• Happy pills

    A type of vitamin B may provide relief from depression
  • Medford physician Robin Miller is turning her patients on to an alternative to Prozac and other prescription antidepressants. It's cheap, has no side effects and is considered a vitamin or "medicinal food."
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  • Medford physician Robin Miller is turning her patients on to an alternative to Prozac and other prescription antidepressants. It's cheap, has no side effects and is considered a vitamin or "medicinal food."
    Available by prescription — but also found over the counter — the substance is called L-methylfolate. It is made from folic acid, an essential B vitamin found in leafy, dark-green vegetables, eggs and grains.
    "The kind of patients who come to me for it don't want to take drugs," says Miller. "Sometimes we can pull them off Prozac. Sometimes we see the (antidepressant) effects in a few weeks, sometimes in a few months. Most have a definite response."
    The undesirable side effects of prescription antidepressants, says Miller, may include "being dulled out," sexual dysfunction, insomnia, anxiety and nausea. L-methylfolate doesn't cause these problems.
    Miller notes that prescription antidepressants bring remission (absence of depression) in about 30 percent of patients, with some effect in 70 percent. L-methylfolate doesn't interact with other meds, so it can be used in concert with antidepressants if some level of depression persists — or if those drugs have little effect.
    Twelve percent of men and 25 percent of women take Prozac and other "selective serotonin-uptake inhibitors."
    "If it seems that almost everyone you know is on antidepressants," jokes Miller, "your perceptions would be correct."
    So a large population on antidepressants is still depressed — or doesn't want to live with the side effects — thus showing a big satisfaction gap, one that L-methylfolate fills, she says.
    It comes down to genetic defects, which lots of us seem to have and which keep a range of neurotransmitters from doing their work. It's a complicated story, but here's the short version.
    "When folic acid is absorbed in the small intestine, enzymes convert it to L-methylfolate, which is needed to create three neurotransmitters that stabilize moods and make you happy," notes Miller. "This metabolite, L-methylfolate, makes serotonin, norepinephrine and dopamine, which are all important for mood regulation."
    A gene called MTHFR is responsible for our ability to make the enzyme that converts folic acid into L-methylfolate. Scientists have found 40 mutations on that gene that block manufacture of enzymes that make L-methylfolate — and if you have just one of them, she says, your ability to make L-methylfolate is chopped by 34 percent. If you have two mutations, it goes down 71 percent, notes Miller in an article on her blog (www.sharecare.com/user/dr-robin-miller/blogs/show/a-new-approach-to-depression).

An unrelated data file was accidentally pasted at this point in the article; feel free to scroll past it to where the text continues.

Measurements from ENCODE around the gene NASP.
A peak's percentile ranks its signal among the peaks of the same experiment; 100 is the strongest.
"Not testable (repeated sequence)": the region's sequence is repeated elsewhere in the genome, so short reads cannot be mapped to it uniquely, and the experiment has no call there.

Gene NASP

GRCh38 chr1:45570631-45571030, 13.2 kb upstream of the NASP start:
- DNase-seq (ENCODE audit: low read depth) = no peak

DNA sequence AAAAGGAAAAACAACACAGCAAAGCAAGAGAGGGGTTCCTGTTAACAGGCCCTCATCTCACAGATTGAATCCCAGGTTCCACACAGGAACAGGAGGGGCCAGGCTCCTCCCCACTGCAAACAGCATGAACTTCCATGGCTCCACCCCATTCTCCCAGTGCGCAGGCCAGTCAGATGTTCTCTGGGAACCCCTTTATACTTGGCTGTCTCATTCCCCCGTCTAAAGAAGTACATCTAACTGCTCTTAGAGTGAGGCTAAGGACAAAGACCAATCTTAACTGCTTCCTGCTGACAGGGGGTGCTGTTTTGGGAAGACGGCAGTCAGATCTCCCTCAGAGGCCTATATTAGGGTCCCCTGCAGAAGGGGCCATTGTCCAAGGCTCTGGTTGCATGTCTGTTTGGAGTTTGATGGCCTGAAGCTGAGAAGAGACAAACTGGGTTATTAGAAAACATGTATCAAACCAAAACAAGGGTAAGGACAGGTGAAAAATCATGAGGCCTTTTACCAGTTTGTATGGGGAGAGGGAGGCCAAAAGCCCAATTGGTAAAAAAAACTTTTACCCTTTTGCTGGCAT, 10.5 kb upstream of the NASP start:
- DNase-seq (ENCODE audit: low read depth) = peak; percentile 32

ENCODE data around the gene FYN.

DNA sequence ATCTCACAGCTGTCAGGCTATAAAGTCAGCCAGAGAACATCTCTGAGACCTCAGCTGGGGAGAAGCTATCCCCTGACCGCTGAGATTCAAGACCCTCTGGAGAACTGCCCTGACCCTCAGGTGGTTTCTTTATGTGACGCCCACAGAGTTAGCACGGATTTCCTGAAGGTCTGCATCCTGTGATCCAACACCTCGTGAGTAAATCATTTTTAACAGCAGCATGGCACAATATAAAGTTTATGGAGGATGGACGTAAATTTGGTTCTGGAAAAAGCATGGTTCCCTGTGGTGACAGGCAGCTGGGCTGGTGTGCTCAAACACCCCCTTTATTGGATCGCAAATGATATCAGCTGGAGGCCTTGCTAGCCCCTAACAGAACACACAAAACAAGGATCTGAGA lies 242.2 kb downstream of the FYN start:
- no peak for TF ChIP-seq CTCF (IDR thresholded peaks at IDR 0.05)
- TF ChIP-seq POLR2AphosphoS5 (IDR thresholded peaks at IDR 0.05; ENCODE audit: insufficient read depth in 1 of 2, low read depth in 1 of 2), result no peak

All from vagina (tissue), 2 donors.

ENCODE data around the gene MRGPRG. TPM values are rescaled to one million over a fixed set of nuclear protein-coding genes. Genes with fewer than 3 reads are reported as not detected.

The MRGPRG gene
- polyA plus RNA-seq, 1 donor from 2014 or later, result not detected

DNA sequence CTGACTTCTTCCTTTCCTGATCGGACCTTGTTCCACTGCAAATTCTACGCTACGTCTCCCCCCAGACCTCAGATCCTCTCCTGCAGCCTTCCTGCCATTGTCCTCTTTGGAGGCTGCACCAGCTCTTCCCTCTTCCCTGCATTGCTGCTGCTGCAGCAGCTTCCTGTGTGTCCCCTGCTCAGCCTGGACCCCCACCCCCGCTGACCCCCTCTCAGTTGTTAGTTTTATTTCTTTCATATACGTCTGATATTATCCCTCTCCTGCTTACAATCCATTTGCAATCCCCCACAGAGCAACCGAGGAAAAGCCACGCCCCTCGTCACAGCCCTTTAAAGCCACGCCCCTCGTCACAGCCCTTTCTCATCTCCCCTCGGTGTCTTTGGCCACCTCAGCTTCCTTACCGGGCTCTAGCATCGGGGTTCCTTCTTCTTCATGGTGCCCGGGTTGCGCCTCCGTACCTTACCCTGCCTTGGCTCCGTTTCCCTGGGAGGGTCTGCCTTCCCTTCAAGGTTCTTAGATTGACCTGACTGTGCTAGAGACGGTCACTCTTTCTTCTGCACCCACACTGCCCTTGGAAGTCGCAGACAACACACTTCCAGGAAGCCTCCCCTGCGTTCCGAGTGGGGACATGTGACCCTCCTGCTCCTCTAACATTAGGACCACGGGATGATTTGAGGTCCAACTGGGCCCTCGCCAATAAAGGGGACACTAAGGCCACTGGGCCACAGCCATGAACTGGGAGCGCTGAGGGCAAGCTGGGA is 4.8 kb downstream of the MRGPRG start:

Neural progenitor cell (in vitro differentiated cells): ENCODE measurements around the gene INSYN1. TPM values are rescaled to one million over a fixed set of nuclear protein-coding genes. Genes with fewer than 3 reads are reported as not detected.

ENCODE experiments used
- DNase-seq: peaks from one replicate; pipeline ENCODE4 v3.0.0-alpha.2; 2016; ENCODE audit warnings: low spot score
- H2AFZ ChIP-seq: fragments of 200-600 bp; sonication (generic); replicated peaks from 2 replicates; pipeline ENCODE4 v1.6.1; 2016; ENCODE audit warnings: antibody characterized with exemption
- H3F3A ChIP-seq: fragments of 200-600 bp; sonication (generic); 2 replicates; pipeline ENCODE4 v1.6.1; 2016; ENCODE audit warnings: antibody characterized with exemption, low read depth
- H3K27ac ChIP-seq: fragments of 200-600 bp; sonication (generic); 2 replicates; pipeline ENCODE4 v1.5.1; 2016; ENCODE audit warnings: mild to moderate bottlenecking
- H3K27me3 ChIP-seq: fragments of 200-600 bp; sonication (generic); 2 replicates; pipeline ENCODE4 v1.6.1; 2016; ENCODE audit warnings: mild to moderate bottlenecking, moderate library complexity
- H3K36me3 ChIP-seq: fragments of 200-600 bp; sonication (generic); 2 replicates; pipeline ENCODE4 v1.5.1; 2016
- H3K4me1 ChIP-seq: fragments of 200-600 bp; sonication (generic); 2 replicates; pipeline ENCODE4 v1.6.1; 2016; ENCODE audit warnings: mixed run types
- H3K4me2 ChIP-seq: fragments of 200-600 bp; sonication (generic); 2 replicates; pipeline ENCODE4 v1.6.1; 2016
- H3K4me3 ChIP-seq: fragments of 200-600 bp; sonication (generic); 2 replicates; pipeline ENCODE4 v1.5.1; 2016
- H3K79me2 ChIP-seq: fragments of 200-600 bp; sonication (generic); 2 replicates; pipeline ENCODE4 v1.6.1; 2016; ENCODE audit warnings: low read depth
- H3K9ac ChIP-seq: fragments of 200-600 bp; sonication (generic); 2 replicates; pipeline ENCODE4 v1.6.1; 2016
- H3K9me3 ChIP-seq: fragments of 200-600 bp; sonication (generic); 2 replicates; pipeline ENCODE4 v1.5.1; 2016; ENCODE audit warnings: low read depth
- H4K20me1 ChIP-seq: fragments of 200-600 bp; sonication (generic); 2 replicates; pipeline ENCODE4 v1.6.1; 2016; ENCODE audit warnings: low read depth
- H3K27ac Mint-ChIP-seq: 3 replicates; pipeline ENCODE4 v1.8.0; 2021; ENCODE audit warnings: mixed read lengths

What to do? Ask your doctor for a blood test for MTHFR to confirm whether that gene is "off," advises Miller.
    The test is easy and cheap, and insurance covers it, she says, noting that "most people have the deficiency in enzymes to turn folic acid into L-methylfolate."
    "If given in the proper amounts — 7.5 to 15 milligrams — it can improve depression relatively quickly," notes Miller. "In a study of elderly, depressed patients, the response rate at six weeks was 81 percent ... We call them the happy pills."
    Miller also likes to prescribe cerefolin, which has L-methylfolate and vitamin B12. She prescribes aerobic workouts or walking for depression, too.
    "Our culture ... is so ingrained to the quick fix," says Miller, referring to the proliferation of antidepressant drugs. "L-methylfolate is a medicinal food, not a drug. As a medical food, it's overseen by the FDA, so it's covered by prescription plans."
    Miller's Triune Integrative Medicine clinic has arranged with many area pharmacies to stock L-methylfolate, though one resisted, citing lack of status as a "real" med, she said.
    "Integrative" refers to her philosophy of combining Western medical approaches with "alternative" methods.
    "When I treat my depressed patients with this vitamin," says Miller, "I have seen amazing results. It just makes sense. If serotonin levels are genetically low, then why not find a healthy way to boost them? This is not a be-all, but it's a beginning of the discussion about how, if people can't make those three neurotransmitters (including serotonin), how do we help them do it?"
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